Last month, community members joined us for a walking tour through Old Town National City. Together, we saw firsthand the problems our neighborhood faces and celebrated the progress we're making to find solutions.

We visited the construction site of affordable Paradise Creek apartments near a transit stop and a beautiful park. We walked the improved route to Kimball Elementary School, which has new safety features and no longer neighbors polluting industries across the street.

9 Discussion of New Stop Signs and Extended Side Walks

13 Group Photo in Front of Kimball Elementary

16 Discussion of New Street Light Posts and Speed Bumps

23 Remediated State of Safe and Clean Paradise Creek

19 Paradise Creek Walking Path Construction

30 Group Photo in Amphitheater

18 Paradise Creek Observation

5 Discussion of Paradise Creek Affordable Housing Apartments

Thank you for joining us to make National City a beautiful, safe and healthy place we're proud to call our home.

Click here to see more photos of the inspiring community tour.

Recently, The Port of San Diego announced its plans to significantly expand the Tenth Avenue Marine Terminal, located less than half a mile from Perkins Elementary School and residential neighborhoods in Barrio Logan. If approved, the project would bring hundreds of polluting trucks and ships to our communities every day, making our air increasingly hard to breathe and catalyzing the toxic pollution our communities already struggle with.

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By expanding the Tenth Avenue Marine Terminal without a plan to address the social and environmental impacts it will cause, the Port’s current plan would:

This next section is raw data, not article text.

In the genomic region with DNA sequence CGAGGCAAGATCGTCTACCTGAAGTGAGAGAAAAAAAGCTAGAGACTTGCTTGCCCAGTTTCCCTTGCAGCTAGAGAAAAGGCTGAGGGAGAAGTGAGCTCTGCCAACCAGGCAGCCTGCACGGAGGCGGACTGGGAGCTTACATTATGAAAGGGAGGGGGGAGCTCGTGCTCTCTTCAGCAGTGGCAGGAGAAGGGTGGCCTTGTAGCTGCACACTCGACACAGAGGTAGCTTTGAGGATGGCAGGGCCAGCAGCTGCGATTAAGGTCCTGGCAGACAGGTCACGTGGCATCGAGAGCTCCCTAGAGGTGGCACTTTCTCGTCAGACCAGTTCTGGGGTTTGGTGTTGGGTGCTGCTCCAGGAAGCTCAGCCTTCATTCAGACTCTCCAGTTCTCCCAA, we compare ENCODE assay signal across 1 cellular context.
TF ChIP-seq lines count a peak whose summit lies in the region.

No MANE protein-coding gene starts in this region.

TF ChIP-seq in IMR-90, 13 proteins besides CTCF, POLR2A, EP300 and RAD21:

• Bring 800 more diesel trucks through our neighborhoods – per day. Added to existing and projected traffic, there may be over 30,000 truck trips per year through Barrio Logan.
  • Increase toxic air pollution by 600 percent. A steady flow of diesel trucks through our neighborhoods is a disastrous hazard to our health.
  • Catalyze climate change. A 540 percent increase in greenhouse gas pollution will virtually erase our progress in the fight against climate change.
  • Disturb our neighborhoods with excessive noise. We don’t deserve hundreds of noisy trucks passing by our homes, schools and workplaces.
  • Worsen traffic and parking problems. Barrio Logan needs better transit and safer streets, not more congestion.

You can use your voice to stop the Port from bringing more toxic pollution to Barrio Logan and developing the Tenth Ave. Marine Terminal in an irresponsible way that harms our communities.

Take action in three steps to tell the Port that we deserve better.

Our communities become #healthyhoods when we unlock our most powerful tool – our voices.

Our leadership training program, SALTA (Salud Ambiental, Líderes Tomando Acción - Environmental Health, Leaders Taking Action) does just that, and it has turned hundreds of community members into environmental justice leaders. Last year, SALTA became accessible online for community members to enhance their skills to become the powerful leaders they were meant to be.

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Here are a few reasons why we’re celebrating.

1. Local leadership is at the heart of social and environmental justice.

Community victories come to fruition when local leaders speak up and encourage neighbors to do the same. Last year, after strong demand, we developed this free, online and bilingual curriculum for community members anywhere in the world to turn their skills, passion and vision into action, power and change.

2. We’re sharing our most effective leadership tools with you.

After decades of fine-tuning SALTA with in-person trainings, we’re sharing what we’ve learned to help you use your voice for change. Our training is field-tested and proven, featuring best practices and case studies from real people working to make our neighborhoods healthier. Available for download in English and Spanish, this curriculum builds lasting power in our communities.

3. Our leaders make a difference.